The Atonement

Excerpt from Isaiah, A Prophet's Prophet

The Atonement of Christ brings everyone back into the presence of God for “judgment unto truth” (see 2 Nephi 2:10; Revelation 20:11–15). Because of the Atonement, Christ was not immune to blows and suffering. Because He “suffered all,” He knows how to run to our aid in our moments of weakness and doubt (see Alma 7:11–12).


He shall not fail nor be discouraged, till he have set judgment in the earth: and the isles shall wait for his law.

Verse 4 gives a broader meaning to the passage by declaring that the work of the servant will not “fail nor be discouraged, till he have set judgment in the earth,” meaning that the mission of the servant is not ended until the judgment has ended in victory. The verse concludes with the declaration that “the isles shall wait for his law.” The Anchor Bible (20:36) uses the word “instruction” in place of “law” and adds this informative note: “Here the meaning seems to be wider, almost equivalent to revelation.” Again, the “isles” have reference to the restoration of Israel in the Americas, where she will become the servant to fulfill the work which was commenced by the Savior in the meridian of time. (Nyman, Great Are the Words of Isaiah, 156).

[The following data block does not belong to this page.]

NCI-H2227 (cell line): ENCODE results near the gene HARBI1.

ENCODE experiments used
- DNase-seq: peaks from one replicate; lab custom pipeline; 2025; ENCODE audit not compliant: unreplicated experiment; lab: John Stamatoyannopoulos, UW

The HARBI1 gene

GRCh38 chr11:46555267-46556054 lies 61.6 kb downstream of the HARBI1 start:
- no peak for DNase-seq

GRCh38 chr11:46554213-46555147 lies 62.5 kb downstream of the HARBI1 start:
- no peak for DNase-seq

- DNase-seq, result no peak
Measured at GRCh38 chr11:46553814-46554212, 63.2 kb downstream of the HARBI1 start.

Thus saith God the Lord, he that created the heavens, and stretched them out; he that spread forth the earth, and that which cometh out of it; he that giveth breath unto the people upon it, and spirit to them that walk therein:

Isaiah’s frame of reference shifts from the Father’s relationship with His Son to the Savior’s relationship with covenant Israel, particularly with those who would respond to the gospel invitation and be qualified to sing the song of the exalted (both living and dead). (Compare Isaiah 49:7–12; 1 Nephi 21:7–12; Revelation 14:1–3; Smith, Doctrines of Salvation, 1:269–70; 1 Peter 3:18–21; 4:6; John 5:28.) (Old Testament Student Manual, 183)


I the Lord have called thee in righteousness, and will hold thine hand, and will keep thee, and give thee for a covenant of the people, for a light of the Gentiles;

Keep (Heb. nâtsar )—to guard, watch, watch over.

The verbs in this verse are “have called,” “will hold,” “will keep,” and “give.” God has called each of us to be His servants (see D&C 4:3). With each call, we are invited “in righteousness” or “for a righteous purpose.” God accompanies us in our call from Him (see D&C 84:88). God is there to “guard us” against evil and to “watch” for opportunities to help us as He “watches over” us. We are asked to be “the light of the world” (see Matthew 5:14–16) and a symbol of the covenant of the people. “Every covenant person becomes a light to the world by holding up the light of the Savior through faithfully living his commandments (see 3 Nephi 18:24; see also Acts 26:17–18)” (Old Testament Student Manual, 183).


To open the blind eyes, to bring out the prisoners from the prison, and them that sit in darkness out of the prison house.